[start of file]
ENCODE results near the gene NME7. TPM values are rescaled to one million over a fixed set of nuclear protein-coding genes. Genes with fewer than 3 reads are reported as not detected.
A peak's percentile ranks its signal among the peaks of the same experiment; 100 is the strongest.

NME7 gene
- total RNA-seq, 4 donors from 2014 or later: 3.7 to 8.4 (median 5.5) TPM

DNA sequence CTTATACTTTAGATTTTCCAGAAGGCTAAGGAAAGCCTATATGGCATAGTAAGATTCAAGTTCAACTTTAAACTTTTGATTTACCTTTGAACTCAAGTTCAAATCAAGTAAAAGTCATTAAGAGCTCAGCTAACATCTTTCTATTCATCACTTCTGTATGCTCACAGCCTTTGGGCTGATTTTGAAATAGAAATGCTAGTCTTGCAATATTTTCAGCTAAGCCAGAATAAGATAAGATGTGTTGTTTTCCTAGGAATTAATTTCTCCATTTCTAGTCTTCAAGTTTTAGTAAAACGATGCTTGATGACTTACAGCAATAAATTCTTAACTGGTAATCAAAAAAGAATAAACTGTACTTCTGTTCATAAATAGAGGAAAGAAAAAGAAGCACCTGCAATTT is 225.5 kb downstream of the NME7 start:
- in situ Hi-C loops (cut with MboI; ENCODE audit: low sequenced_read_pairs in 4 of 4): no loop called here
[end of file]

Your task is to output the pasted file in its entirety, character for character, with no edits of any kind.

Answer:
ENCODE results near the gene NME7. TPM values are rescaled to one million over a fixed set of nuclear protein-coding genes. Genes with fewer than 3 reads are reported as not detected.
A peak's percentile ranks its signal among the peaks of the same experiment; 100 is the strongest.

NME7 gene
- total RNA-seq, 4 donors from 2014 or later: 3.7 to 8.4 (median 5.5) TPM

DNA sequence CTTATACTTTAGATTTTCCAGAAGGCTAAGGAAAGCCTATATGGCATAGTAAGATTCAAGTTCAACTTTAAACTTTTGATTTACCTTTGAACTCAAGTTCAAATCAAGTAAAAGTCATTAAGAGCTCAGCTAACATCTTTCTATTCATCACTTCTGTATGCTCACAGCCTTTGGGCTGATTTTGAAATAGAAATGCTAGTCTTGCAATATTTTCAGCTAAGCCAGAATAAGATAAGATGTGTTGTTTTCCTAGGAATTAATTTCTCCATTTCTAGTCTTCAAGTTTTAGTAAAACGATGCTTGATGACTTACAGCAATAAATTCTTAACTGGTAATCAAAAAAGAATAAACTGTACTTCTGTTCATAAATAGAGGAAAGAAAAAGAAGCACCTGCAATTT is 225.5 kb downstream of the NME7 start:
- in situ Hi-C loops (cut with MboI; ENCODE audit: low sequenced_read_pairs in 4 of 4): no loop called here